SOA Governance: What We Can Learn from Cities

I've made the analogy between digital identity management architectures and city planning. A recent article in the Architecture Journal (from Microsoft) takes this analogy to it's conclusion with a well written piece that outlines the parallels and shows how what we know about city planning can inform our questions about SOA governance. The article cites these parallels between the two domains that indicate that ideas from one can be profitably translated into the other:

  • The distribution of design
  • The constancy of change
  • The need for progressive improvement
  • The recursive nature of the architecture

The article references and builds on an earlier article by Peter Helland that lays out the analogy in some detail and makes a case for one of the architect's best tools, standardization. Helland makes the following points:

  • Progress requires standardization. (According to Helland, people didn't even wash properly until they had standard clothing.)
  • Standardization is associated with commoditization.
  • Standardization requires concentration of power (and if this involves pathological distortions of socio-economic relations, so be it).
  • Infrastructure requires central investment. (Since we may regard infrastructure as an act of local standardization, it follows that it must involve concentration of power.)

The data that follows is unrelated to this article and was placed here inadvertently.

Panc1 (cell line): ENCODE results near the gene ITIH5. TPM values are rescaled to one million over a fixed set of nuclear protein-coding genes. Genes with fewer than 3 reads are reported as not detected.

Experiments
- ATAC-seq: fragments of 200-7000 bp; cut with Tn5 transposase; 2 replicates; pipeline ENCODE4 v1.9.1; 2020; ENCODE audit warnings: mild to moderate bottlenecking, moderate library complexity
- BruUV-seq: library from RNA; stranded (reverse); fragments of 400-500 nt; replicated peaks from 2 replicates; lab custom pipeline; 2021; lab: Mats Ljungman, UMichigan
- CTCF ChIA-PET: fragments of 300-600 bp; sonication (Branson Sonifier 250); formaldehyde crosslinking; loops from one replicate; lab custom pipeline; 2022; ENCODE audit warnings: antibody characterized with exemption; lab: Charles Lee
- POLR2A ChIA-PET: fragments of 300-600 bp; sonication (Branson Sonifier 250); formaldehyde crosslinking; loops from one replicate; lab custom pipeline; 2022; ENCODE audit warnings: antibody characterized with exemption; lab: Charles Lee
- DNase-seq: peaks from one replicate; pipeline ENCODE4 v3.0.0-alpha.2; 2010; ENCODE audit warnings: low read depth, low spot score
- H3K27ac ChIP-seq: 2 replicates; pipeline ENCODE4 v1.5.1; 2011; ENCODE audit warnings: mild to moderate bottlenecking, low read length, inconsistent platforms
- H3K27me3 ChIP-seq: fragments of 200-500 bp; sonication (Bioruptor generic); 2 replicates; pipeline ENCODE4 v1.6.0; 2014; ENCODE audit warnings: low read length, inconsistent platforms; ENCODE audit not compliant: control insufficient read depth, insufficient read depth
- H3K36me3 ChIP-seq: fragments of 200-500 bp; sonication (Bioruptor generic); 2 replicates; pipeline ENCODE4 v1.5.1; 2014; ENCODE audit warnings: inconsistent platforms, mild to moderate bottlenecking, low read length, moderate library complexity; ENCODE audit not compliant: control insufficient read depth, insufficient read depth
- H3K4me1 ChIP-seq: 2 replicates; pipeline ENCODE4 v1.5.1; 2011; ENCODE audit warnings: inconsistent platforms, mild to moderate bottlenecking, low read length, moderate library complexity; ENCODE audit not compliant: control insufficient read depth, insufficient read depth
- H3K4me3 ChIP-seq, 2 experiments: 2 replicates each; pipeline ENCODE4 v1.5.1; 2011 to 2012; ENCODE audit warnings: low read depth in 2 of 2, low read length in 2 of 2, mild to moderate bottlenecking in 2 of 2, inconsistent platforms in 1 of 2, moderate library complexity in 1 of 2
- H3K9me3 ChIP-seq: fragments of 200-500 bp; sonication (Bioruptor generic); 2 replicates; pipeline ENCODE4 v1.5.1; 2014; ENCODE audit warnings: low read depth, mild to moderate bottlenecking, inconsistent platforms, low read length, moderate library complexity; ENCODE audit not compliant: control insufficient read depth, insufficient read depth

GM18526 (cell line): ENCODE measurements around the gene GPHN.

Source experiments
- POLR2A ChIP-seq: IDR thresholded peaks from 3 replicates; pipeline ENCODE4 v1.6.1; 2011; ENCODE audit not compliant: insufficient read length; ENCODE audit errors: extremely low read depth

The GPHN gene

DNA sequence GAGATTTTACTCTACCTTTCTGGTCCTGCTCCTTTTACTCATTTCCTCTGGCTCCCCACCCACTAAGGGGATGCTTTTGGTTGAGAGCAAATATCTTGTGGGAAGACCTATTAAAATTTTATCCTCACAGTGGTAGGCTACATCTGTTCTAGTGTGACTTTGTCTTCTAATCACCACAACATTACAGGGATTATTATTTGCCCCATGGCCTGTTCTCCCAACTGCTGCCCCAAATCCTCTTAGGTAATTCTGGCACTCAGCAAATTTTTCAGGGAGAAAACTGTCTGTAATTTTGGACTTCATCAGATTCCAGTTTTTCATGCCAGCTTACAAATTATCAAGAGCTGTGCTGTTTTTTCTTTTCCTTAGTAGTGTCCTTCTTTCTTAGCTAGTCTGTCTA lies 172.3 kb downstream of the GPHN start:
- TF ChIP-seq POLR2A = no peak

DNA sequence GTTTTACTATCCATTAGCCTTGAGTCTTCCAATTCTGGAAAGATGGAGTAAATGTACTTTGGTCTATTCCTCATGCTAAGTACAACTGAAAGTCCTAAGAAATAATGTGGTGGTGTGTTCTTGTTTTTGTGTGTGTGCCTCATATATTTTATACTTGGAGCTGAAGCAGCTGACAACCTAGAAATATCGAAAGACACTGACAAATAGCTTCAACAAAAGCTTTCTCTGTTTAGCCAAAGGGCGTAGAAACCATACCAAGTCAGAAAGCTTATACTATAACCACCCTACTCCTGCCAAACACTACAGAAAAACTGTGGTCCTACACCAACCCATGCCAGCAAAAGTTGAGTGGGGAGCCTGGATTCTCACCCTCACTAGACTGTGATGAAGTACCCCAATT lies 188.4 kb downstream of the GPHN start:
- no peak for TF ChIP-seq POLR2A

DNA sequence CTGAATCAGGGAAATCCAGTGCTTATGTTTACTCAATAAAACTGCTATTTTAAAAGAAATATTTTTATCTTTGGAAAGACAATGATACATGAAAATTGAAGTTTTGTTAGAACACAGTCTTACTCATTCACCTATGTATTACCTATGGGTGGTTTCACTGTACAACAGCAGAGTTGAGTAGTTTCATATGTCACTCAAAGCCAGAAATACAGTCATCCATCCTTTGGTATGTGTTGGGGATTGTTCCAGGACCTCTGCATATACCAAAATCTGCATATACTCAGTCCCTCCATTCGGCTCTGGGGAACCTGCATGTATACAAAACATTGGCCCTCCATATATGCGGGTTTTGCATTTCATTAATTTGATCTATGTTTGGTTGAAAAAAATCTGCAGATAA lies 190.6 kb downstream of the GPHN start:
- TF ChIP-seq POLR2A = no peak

• Central investment preserves the "sacred" or most important design features.

I just finished a review of Systinet's Registry 6.0 product for InfoWorld (to appear) and I'm in the process of reviewing Infravio's registry, X-Registry. Registries are a good example of infrastructure that requires a central investment, supports standardization, and enables governance. Without a registry, or something like it, for example, its difficult to manage the set of services that are considered "production" and support a QA process that promotes services to that status.

SOA governance calls for a careful balance between central power and distributed development and operation. The central power must enable interoperability without destroying the benefits that are gained from distributed, loosely coupled services.

Cynics of IT organization think of this process as a pendulum that constantly swings from "centralized" to "decentralized" and back again. I disagree. I think we're getting better at understanding the right balance between both models and I see real hope that hybrid models that find the right balance are closer than they ever were before.